The 2017 US National Security Strategy asserts that, “after being dismissed as a phenomenon of an earlier century, great power competition returned,” pointing to actions that Russia and China have taken to reassert their influence and attempt to change the international order. Such a shift has implications for biodefense. It suggests an increased likelihood of the development and potential use of biological weapons by states, which had been downplayed by those who have been more concerned about non-state biological-weapons programs. State program access to expertise, facilities, and resources implies a greater level of technological sophistication than would typically be credited to non-state actors, influencing the requirements for national biodefense programs to detect, characterize, respond, to, and attribute a biological attack. States also could have missions for biological weapons that differ from those intended by terrorists.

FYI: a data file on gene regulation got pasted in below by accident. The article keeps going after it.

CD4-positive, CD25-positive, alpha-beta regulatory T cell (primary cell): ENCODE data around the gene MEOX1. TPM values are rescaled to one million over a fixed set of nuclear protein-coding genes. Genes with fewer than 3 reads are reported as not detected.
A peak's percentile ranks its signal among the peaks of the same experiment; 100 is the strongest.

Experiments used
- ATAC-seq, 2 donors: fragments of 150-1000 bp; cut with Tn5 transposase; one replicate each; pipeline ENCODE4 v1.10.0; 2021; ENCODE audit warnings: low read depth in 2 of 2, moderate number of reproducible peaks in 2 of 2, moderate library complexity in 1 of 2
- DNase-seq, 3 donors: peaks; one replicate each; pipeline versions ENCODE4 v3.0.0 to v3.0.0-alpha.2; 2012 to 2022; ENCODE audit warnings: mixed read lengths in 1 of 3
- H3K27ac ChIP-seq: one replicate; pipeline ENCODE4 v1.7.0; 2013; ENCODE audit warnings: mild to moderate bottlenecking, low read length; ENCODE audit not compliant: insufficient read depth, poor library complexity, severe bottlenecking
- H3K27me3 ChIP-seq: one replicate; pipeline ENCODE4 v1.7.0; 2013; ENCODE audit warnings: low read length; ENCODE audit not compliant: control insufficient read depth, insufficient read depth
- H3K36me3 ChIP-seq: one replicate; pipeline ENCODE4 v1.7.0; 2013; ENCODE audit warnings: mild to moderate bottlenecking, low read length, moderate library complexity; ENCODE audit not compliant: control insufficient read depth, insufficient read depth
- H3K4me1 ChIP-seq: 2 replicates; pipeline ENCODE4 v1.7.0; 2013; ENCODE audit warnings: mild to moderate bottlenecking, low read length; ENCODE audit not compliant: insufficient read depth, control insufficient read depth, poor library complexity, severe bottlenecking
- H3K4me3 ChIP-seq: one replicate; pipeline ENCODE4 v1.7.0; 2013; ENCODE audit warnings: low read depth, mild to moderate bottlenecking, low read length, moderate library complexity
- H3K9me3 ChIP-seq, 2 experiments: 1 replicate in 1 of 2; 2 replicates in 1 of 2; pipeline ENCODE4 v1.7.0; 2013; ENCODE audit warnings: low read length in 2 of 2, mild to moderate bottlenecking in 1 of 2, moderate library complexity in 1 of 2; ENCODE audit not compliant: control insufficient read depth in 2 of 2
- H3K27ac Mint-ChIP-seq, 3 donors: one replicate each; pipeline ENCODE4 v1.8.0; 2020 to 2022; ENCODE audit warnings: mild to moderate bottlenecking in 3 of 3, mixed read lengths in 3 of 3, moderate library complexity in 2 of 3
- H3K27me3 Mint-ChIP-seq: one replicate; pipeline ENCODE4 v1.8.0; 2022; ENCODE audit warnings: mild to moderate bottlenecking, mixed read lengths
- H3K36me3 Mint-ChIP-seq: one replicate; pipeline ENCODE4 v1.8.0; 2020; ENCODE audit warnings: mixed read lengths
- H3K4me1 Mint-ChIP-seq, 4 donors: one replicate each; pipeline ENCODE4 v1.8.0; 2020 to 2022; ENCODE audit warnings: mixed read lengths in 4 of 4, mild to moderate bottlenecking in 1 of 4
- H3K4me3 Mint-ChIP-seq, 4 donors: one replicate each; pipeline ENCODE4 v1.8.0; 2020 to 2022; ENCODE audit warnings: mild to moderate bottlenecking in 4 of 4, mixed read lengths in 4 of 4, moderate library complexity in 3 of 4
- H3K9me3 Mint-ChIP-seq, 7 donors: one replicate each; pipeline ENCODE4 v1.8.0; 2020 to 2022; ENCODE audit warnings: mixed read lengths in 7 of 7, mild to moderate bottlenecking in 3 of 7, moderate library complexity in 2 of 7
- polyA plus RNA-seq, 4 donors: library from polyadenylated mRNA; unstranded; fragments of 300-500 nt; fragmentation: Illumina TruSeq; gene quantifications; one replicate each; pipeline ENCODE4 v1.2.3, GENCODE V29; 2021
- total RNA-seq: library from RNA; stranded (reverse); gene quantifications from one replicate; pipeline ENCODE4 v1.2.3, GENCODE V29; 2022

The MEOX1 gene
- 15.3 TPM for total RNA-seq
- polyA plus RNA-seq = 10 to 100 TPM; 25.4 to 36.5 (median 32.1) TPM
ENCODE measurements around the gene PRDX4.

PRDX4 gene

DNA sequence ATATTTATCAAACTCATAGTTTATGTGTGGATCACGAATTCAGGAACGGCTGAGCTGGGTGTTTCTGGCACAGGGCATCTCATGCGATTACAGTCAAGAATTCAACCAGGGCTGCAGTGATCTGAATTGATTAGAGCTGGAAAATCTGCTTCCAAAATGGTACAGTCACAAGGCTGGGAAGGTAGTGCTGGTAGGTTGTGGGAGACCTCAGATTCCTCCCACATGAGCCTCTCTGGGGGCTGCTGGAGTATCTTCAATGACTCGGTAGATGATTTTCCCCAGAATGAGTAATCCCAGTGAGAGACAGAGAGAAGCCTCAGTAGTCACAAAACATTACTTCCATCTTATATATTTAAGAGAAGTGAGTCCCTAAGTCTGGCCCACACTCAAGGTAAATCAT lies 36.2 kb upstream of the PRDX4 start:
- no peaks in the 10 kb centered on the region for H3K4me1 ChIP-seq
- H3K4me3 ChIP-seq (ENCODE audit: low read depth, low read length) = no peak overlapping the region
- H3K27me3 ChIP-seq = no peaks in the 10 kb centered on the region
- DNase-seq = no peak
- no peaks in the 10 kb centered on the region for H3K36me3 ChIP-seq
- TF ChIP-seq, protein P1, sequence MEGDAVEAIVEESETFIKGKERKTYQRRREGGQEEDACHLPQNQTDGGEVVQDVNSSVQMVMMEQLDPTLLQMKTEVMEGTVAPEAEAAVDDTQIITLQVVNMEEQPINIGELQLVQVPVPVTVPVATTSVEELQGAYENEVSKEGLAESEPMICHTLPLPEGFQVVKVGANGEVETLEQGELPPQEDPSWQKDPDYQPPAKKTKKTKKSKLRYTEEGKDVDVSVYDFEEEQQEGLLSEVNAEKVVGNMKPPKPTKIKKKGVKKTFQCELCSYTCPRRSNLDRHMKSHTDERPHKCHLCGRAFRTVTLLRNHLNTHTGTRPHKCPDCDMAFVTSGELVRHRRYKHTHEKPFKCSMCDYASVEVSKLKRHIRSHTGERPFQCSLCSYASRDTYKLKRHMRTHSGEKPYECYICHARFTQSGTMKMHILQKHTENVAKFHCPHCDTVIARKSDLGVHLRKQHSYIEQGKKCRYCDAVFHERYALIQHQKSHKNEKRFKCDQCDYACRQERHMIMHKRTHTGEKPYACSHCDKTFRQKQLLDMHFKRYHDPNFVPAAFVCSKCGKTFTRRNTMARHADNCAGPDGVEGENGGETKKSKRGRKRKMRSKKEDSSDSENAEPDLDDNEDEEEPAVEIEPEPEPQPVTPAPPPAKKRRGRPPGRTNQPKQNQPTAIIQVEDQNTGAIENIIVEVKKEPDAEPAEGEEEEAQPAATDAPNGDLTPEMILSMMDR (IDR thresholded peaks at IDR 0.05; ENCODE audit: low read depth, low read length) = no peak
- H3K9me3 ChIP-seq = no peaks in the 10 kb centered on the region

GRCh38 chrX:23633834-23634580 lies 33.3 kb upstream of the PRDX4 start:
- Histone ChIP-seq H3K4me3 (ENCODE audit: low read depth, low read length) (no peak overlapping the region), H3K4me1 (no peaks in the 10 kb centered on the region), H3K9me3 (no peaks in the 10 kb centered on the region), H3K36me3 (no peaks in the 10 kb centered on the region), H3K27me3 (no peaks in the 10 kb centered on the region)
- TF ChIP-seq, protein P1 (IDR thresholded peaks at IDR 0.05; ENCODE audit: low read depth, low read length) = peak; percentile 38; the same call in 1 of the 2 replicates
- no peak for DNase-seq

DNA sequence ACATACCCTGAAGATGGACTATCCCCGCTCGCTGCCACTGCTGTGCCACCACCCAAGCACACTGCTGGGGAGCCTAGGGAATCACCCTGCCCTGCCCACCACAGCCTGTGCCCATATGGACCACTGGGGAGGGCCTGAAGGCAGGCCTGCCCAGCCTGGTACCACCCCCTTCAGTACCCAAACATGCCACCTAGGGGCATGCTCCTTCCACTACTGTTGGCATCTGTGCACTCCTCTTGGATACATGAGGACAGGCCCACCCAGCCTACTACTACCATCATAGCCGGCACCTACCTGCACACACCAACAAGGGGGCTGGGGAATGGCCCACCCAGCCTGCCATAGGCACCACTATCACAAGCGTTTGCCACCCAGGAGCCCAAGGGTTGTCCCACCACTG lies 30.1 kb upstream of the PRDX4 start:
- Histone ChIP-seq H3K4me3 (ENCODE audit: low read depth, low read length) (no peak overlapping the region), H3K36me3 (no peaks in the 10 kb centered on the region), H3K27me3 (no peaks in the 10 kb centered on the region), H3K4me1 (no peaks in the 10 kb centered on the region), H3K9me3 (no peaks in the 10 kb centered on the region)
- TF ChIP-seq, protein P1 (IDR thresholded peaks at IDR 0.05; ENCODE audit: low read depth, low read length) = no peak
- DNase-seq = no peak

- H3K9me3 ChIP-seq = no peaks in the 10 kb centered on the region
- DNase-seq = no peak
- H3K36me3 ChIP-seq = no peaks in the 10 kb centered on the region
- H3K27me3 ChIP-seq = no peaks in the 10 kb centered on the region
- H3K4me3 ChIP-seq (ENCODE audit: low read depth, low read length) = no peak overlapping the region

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Gerald L. Epstein (2021) Biodefense and the return to great-power competition, The Nonproliferation Review, DOI: 10.1080/10736700.2020.1852751